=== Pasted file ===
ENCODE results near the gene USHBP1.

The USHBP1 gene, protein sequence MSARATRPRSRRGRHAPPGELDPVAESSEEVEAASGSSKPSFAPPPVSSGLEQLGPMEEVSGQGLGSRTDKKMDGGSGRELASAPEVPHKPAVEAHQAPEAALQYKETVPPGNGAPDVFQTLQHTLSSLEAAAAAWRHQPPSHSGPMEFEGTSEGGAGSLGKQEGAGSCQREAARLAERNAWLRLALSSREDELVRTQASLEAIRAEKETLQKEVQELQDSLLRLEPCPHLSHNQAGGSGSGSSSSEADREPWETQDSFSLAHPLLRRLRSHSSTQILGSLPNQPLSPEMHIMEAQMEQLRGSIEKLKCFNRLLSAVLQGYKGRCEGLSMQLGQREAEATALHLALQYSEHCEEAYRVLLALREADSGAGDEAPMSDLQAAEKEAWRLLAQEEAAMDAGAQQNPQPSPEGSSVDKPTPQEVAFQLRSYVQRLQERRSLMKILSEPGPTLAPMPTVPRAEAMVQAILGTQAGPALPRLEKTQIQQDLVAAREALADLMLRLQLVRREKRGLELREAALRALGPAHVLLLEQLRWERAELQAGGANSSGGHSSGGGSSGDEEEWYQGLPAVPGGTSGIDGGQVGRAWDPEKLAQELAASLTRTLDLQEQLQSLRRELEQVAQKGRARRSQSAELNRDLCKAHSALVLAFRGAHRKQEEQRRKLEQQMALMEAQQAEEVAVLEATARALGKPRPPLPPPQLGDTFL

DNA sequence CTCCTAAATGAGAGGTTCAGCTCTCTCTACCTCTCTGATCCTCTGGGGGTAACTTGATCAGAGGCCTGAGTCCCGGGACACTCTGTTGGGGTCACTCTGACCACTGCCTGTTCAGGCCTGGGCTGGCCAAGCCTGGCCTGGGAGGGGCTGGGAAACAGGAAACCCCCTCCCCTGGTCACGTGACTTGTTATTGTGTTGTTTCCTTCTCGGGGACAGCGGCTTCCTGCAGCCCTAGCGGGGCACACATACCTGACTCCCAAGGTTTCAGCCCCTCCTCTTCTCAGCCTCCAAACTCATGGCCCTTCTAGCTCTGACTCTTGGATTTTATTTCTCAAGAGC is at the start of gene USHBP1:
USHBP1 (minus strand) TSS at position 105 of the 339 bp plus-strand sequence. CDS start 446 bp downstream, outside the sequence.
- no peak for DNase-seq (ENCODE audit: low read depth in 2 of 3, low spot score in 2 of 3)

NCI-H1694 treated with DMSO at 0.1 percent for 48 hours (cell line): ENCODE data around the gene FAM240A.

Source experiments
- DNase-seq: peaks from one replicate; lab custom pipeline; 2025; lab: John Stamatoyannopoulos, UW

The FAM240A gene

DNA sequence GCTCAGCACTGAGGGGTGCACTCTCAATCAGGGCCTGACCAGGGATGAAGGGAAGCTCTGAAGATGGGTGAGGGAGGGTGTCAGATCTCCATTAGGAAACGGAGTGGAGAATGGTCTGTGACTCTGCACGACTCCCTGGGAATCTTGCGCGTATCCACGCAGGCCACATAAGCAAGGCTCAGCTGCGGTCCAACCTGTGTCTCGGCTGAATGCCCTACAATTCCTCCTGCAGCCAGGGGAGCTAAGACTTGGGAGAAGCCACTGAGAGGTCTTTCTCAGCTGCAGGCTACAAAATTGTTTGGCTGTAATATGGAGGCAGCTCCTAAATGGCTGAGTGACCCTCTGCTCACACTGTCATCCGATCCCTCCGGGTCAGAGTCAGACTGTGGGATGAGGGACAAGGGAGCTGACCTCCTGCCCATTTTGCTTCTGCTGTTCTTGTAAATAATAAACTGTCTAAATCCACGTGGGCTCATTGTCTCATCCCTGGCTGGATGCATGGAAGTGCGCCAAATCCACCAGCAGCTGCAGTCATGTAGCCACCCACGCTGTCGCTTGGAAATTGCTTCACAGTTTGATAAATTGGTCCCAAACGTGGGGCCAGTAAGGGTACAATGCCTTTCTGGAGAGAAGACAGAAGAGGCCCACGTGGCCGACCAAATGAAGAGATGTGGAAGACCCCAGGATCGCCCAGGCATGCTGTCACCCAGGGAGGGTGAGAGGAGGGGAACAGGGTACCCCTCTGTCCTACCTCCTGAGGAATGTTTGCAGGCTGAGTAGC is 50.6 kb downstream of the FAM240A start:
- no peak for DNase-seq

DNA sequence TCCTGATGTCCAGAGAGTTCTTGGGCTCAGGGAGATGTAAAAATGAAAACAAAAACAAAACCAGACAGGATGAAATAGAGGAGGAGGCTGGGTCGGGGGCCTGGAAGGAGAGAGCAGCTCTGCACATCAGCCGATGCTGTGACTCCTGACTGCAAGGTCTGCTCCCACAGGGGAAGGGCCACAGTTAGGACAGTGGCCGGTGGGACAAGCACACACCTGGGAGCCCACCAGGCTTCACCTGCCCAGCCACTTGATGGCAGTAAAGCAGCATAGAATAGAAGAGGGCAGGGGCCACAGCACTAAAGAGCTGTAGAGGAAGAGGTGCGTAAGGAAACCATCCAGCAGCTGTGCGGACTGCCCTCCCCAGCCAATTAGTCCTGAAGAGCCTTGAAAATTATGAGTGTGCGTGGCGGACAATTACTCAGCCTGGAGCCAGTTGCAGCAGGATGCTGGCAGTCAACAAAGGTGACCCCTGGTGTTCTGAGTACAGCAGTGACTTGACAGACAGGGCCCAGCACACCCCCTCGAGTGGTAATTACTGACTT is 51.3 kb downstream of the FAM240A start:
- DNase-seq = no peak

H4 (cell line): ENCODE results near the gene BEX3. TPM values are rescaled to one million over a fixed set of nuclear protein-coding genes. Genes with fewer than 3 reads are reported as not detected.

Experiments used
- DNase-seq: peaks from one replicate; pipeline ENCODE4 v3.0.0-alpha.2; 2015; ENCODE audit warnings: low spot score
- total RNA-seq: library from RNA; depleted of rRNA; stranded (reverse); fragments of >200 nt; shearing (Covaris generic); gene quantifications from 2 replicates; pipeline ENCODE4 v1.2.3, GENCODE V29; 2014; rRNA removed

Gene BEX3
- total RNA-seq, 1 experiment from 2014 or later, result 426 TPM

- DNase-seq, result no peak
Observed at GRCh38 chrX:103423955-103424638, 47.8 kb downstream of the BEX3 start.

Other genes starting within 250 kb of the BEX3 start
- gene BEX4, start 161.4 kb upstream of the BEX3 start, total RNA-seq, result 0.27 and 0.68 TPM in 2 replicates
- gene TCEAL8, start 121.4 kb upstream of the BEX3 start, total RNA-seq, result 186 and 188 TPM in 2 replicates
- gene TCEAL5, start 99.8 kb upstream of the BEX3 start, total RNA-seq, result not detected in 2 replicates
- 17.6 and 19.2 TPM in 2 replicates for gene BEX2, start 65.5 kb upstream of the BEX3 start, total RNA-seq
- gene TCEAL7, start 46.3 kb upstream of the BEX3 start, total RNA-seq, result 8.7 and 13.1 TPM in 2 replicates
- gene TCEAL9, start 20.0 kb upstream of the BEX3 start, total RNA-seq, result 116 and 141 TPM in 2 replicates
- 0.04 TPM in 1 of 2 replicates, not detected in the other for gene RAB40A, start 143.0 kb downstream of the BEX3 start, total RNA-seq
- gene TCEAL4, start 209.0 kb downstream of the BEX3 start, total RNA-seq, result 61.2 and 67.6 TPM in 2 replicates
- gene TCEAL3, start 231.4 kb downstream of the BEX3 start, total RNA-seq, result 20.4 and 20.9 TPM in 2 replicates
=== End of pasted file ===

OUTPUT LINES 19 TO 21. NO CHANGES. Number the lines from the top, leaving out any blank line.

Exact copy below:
- total RNA-seq, 1 experiment from 2014 or later, result 426 TPM

- DNase-seq, result no peak
Observed at GRCh38 chrX:103423955-103424638, 47.8 kb downstream of the BEX3 start.